The Víkin Maritime Museum
Located appropriately enough on Reykjavík’s harbor, the Víkin Maritime Museum provides a comprehensive overview of the history of Iceland’s fishing industry. It’s a massive place which is more interesting than a fishing museum really has any right to be, and could easily eat up hours of your time.
Fishing has always played an integral role in the economy of Iceland. It powered the country’s growth throughout the 20th century, still accounts for 40% of exports, and employs a huge chunk of the workforce. Fishing is, at least partly, the reason Iceland is dragging its feet to join the EU, and it very nearly caused the little country to provoke Britain into a naval war. Fishing has created and destroyed entire Icelandic communities, sometimes within a single decade.
Considering the industry’s importance to Iceland, we weren’t shocked to discover that Reykjavík went all out for its maritime museum. With models, photos, dioramas, videos, and loads of information, the exhibits in the Víkin paint a comprehensive picture of fishing in Iceland. Visitors are taken through the early days, when fishermen were truly chancing death every time they set out into the choppy waters of the North Atlantic, up into the relative comfort of the present day.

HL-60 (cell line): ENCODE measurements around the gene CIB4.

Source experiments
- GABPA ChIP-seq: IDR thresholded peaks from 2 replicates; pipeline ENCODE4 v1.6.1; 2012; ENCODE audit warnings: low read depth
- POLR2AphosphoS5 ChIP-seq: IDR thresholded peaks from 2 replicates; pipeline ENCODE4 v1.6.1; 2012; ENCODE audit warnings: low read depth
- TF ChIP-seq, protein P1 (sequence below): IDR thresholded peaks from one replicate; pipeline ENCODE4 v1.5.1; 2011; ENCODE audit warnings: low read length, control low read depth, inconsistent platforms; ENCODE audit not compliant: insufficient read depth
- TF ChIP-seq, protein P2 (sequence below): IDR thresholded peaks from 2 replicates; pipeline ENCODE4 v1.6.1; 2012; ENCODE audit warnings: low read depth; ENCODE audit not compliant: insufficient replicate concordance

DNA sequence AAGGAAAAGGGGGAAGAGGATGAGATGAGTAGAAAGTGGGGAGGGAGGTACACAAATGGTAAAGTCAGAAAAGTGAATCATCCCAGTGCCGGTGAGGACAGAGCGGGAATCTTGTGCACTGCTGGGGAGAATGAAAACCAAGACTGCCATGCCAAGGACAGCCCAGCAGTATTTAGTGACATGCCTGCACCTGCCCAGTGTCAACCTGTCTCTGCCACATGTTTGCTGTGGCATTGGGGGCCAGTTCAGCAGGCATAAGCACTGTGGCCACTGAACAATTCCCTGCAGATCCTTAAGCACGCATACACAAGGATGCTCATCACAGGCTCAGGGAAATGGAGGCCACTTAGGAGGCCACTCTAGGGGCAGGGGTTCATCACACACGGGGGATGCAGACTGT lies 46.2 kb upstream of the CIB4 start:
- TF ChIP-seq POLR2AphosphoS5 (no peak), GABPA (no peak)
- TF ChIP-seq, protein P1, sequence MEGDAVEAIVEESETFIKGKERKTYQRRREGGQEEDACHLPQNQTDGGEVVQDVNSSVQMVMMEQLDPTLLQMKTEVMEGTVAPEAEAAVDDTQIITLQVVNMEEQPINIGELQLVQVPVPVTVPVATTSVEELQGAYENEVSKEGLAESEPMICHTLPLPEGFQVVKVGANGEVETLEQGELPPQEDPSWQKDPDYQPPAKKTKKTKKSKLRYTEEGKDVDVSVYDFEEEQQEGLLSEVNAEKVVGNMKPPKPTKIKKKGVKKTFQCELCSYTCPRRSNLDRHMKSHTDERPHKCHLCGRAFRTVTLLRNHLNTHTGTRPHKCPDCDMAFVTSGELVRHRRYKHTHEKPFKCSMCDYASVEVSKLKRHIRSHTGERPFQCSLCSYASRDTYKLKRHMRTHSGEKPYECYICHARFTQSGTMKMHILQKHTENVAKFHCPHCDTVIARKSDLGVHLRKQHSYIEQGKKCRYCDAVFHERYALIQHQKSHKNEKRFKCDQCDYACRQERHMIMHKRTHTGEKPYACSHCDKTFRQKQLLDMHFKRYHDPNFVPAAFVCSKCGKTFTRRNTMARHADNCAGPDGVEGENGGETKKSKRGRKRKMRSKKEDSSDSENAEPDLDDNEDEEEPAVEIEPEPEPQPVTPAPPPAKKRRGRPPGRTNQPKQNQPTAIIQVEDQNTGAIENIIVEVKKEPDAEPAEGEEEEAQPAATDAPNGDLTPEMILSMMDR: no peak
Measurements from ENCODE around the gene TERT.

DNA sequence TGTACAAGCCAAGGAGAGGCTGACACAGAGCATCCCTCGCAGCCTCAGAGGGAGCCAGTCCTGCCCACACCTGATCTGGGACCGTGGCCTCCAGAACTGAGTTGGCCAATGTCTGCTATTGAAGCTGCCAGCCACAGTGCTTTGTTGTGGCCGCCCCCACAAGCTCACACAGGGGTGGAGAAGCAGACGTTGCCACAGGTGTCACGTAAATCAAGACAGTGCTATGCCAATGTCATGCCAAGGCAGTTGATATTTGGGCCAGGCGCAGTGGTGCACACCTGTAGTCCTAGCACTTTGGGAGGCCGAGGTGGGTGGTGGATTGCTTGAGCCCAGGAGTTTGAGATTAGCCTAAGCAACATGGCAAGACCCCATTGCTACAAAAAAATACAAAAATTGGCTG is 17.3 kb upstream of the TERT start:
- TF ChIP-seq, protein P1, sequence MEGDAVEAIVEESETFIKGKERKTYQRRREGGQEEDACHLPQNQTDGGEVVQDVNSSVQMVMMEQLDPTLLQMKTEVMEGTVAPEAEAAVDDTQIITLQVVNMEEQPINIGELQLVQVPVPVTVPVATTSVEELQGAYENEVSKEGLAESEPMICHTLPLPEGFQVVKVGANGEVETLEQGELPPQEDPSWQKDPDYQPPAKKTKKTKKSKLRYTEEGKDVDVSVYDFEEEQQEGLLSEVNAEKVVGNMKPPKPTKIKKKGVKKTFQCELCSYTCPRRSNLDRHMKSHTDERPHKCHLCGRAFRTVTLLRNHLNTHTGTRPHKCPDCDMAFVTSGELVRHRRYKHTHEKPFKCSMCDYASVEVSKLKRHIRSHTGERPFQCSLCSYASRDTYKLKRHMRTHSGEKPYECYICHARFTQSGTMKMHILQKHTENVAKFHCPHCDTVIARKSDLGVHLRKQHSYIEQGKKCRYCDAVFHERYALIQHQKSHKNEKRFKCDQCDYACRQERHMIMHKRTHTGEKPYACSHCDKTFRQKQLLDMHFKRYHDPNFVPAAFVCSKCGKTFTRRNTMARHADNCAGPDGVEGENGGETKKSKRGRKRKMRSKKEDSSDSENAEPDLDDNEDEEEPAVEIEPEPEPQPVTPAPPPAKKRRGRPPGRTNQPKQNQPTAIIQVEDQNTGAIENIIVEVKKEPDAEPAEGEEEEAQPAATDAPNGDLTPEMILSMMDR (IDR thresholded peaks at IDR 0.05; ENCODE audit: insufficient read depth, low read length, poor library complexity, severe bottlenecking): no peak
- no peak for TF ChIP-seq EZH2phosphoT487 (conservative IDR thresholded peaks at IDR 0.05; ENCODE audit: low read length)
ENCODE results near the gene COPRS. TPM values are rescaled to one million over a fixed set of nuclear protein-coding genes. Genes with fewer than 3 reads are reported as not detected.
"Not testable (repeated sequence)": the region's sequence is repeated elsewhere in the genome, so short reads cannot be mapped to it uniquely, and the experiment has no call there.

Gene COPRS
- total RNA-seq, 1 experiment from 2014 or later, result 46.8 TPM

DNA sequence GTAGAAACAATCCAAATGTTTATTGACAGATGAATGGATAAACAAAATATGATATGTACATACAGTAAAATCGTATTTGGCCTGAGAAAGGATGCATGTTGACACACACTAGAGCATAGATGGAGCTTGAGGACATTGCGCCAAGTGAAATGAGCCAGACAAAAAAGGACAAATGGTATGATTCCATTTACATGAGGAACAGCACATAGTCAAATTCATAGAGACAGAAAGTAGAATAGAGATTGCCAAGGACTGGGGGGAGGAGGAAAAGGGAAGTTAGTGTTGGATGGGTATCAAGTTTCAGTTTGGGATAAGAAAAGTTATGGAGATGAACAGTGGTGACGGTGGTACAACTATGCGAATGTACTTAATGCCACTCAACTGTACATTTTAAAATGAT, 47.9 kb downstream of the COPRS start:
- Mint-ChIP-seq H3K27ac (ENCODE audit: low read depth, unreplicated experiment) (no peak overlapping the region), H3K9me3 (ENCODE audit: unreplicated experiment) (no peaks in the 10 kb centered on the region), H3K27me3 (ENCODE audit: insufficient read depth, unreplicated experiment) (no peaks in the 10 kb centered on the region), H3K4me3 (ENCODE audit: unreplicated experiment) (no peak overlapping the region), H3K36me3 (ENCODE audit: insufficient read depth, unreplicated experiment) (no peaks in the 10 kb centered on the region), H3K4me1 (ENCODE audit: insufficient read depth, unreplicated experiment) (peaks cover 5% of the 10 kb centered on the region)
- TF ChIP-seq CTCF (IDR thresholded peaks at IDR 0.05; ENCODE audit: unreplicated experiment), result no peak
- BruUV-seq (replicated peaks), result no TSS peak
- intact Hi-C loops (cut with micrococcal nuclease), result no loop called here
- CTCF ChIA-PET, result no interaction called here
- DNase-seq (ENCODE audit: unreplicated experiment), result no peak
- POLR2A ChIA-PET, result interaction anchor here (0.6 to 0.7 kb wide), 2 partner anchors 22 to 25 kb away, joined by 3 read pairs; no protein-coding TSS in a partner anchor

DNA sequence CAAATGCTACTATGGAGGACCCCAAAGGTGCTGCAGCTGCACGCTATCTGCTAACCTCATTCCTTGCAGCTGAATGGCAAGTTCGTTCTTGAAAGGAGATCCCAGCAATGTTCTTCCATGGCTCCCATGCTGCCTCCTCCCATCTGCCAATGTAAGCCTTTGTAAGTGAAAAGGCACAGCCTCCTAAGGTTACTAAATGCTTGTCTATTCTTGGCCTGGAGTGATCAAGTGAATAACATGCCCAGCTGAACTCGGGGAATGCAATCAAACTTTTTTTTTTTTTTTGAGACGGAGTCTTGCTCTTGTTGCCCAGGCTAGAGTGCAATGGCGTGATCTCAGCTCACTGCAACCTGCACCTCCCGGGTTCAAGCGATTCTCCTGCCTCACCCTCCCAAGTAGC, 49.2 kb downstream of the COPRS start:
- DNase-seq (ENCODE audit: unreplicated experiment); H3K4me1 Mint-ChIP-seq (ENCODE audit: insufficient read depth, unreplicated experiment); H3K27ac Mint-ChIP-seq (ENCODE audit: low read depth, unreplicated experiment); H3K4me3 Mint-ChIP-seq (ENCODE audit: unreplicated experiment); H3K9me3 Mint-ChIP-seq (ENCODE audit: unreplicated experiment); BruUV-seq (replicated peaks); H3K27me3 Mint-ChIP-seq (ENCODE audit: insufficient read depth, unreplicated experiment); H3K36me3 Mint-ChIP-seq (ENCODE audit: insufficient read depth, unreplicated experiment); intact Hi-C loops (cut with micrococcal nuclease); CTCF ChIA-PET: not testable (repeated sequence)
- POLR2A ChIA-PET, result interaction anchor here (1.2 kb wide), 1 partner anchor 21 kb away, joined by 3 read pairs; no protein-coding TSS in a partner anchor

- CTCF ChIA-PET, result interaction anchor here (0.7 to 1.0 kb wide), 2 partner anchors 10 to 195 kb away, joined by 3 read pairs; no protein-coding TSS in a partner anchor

Fascinating stuff, and then you turn a corner in the museum, and find yourself in an exhibition dedicated to Iceland’s first nursing home for fishermen. Complete with model beds and rooms which recreate the actual living conditions of retired fishermen. There was even a model bedpan.
Bizarre, but this provides a sense of how thorough the Víkin Museum is. Something we didn’t have a chance to see was the Óðinn, a coast guard vessel which sits just outside the museum and can be visited for an extra charge. Looks like the kind of thing kids would love.
These well-wishers are not seeing off a Nazi boat… this swastika was the logo of the fishing company Eimskip well before Hitler appropriated it.